Feedback Conversations06 May 2017
I’ve come across two frameworks recently that are helping me think about how I have difficult and uncomfortable conversations. They have been useful when I have to tell someone that their actions are making me or others uncomfortable, or when we are disagreeing about a decision.
Kim Scott’s Radical Candor framework introduces two criterias to evaluate what we say. On one axis, how direct is your communication? On another, how much do you care about the person? When you combine these into a 2x2 chart, you can categorize your communication into four areas:
- Ruinous Empathy: When you care a lot, but are not very direct. This is when you hesitate to hurt someone’s feelings, so you either don’t say anything, or you say it indirectly, hoping that the other person decyphers your subtle message.
- Radical Candor: When you care a lot, and are very direct. This is where most of want to be more often, but we default to the first category.
- Manipulative: When you don’t care about the person, and you are not direct.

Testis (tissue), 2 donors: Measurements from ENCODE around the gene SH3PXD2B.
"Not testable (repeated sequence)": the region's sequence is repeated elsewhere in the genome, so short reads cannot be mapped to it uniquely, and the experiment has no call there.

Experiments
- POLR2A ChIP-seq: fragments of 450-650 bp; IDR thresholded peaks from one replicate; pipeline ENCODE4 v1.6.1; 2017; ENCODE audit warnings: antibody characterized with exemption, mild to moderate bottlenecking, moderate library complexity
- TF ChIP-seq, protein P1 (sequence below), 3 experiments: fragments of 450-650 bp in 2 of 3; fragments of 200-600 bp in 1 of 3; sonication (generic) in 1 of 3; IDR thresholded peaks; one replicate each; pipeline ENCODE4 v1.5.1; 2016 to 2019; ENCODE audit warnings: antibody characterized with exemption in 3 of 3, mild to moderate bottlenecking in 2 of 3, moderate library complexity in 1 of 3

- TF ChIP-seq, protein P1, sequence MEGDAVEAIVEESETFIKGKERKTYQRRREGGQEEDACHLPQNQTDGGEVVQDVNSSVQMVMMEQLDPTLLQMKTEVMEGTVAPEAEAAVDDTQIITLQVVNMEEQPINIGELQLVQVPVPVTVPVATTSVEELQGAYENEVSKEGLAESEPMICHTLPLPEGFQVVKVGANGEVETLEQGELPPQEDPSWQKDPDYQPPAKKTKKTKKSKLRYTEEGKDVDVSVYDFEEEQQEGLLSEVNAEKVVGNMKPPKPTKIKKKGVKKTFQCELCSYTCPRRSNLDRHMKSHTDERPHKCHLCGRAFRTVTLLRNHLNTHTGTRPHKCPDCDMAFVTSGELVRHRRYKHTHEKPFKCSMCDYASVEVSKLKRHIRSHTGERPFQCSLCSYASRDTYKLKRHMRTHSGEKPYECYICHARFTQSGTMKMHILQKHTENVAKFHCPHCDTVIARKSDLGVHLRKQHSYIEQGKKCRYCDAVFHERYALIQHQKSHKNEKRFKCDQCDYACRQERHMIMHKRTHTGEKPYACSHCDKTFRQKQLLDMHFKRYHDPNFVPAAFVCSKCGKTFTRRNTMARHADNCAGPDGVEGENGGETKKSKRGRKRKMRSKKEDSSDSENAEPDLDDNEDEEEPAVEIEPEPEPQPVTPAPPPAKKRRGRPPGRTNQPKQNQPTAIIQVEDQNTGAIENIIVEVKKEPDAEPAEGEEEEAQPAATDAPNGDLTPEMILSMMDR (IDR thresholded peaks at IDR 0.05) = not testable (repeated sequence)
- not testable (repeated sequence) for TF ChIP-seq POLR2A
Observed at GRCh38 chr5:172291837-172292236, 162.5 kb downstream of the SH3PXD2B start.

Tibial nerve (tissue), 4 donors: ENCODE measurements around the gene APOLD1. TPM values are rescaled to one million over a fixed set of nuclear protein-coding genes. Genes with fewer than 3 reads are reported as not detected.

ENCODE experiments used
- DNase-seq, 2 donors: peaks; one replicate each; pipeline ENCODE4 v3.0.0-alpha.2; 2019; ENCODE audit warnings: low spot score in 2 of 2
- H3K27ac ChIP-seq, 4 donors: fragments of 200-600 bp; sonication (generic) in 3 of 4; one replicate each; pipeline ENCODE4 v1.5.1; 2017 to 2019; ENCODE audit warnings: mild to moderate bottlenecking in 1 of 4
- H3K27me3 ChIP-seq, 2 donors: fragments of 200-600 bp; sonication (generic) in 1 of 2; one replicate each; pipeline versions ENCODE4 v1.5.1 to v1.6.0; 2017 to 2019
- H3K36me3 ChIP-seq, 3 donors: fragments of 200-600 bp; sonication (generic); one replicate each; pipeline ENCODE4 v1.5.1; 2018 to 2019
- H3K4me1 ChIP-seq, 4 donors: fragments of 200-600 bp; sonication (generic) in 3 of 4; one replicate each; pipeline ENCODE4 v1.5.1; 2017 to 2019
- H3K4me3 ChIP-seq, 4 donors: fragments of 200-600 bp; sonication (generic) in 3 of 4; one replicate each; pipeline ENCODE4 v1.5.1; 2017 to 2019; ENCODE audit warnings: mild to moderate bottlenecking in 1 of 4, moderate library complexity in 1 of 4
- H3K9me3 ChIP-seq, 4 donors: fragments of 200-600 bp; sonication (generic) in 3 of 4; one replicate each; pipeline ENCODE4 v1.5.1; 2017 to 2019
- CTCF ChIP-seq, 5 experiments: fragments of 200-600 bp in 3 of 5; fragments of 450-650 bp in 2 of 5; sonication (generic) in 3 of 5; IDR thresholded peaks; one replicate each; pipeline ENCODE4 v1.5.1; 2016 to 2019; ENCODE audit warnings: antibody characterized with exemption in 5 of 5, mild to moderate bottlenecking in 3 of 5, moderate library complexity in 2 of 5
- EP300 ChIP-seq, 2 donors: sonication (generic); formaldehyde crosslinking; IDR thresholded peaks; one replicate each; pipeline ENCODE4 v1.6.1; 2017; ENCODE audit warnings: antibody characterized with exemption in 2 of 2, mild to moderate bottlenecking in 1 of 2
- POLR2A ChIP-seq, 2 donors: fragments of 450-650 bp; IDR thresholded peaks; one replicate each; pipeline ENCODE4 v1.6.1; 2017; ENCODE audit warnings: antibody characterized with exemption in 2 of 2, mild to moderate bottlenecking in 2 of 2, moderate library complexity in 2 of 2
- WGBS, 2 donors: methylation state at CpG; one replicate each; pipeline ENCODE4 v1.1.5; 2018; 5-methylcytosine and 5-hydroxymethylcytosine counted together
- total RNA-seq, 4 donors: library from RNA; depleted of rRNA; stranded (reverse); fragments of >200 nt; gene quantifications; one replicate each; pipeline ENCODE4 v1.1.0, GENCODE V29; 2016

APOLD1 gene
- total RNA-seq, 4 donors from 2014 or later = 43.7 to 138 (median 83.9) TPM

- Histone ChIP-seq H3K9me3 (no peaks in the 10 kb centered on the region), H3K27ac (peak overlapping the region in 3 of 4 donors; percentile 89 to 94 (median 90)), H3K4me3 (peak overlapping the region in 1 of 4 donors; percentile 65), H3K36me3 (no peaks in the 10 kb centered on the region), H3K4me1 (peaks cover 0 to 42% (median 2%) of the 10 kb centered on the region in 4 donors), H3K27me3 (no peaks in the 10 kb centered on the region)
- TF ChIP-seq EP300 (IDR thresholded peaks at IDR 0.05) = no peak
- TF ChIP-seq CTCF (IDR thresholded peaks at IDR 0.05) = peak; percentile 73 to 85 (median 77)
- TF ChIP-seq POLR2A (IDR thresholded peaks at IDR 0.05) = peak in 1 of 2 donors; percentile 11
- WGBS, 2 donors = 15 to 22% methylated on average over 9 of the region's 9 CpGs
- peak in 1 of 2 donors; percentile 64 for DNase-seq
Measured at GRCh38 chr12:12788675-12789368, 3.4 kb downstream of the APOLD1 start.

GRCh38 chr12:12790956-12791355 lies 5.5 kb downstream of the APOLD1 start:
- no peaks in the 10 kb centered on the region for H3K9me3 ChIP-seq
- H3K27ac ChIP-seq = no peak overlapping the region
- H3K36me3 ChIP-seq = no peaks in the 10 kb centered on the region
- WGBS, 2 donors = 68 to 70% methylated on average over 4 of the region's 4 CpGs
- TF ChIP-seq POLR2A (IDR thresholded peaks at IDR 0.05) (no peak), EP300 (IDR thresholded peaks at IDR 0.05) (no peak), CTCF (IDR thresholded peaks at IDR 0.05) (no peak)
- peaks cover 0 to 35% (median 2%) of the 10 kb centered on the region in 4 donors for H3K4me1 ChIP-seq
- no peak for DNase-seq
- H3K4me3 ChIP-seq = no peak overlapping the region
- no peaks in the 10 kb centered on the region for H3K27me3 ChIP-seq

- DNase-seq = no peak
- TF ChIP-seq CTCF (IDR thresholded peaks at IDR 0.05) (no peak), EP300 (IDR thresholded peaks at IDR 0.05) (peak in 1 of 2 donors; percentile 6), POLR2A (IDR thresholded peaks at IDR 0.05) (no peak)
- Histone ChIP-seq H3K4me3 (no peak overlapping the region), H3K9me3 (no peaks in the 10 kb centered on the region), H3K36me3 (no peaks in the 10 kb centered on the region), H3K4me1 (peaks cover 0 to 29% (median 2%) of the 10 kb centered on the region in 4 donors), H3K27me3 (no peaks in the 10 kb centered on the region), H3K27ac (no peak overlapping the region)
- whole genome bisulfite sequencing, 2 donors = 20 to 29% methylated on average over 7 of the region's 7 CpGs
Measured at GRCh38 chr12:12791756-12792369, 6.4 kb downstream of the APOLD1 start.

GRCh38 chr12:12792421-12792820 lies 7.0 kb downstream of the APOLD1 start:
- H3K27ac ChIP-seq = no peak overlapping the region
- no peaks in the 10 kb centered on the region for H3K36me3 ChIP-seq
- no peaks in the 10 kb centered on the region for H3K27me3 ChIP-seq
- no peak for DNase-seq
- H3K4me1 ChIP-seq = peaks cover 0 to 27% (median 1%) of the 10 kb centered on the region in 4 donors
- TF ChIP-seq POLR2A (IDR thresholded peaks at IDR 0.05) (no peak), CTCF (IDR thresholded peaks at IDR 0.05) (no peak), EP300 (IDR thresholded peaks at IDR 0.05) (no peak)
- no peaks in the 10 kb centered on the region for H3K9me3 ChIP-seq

- Jerk: When you don’t care how they feel, and you are very direct.
The most useful parts of this framework helped me see how I communicate in an uncomfortable situation, and understand which direction I needed to move toward. If I am striving to be more direct, I also want to make sure that the other person knows that I do care about them and how they feel.
The Difficult Conversations book introduced me to the different layers of conversations we have despite what both sides are be saying. When two people disagree, there are disagreements on the “what happened” layer. Did we see the same thing? Do I understand how the person experienced the situation?
There is also the feelings layer. How do both sides feel because of what they perceived to happen? Are these feelings expressed or implied during subsequent conversations? If they are not acknowledged, you have not addressed the actual issue. Or if the issue is addressed, there will still be residual, unresolved emotions associated with the incidident.
The third layer of converations are internal dialogues on indentity. How does what happened reflect on who I am or think I am?
With these layers, the conversations become less of “I am going to tell you something and you are going to receive it” into learning conversations. I need to understand you across multiple layers before making judgement calls.
Both of these frameworks have been very helpful, and I would like to spend more time understanding how they complement each other.
Difficult and awkward conversations are unpleasant, so we avoid them. There’s also the adage of not saying anything if you have nothing nice to say, which I’m starting to think is misdirected advice. If you have nothing nice to say, find a better way to say it.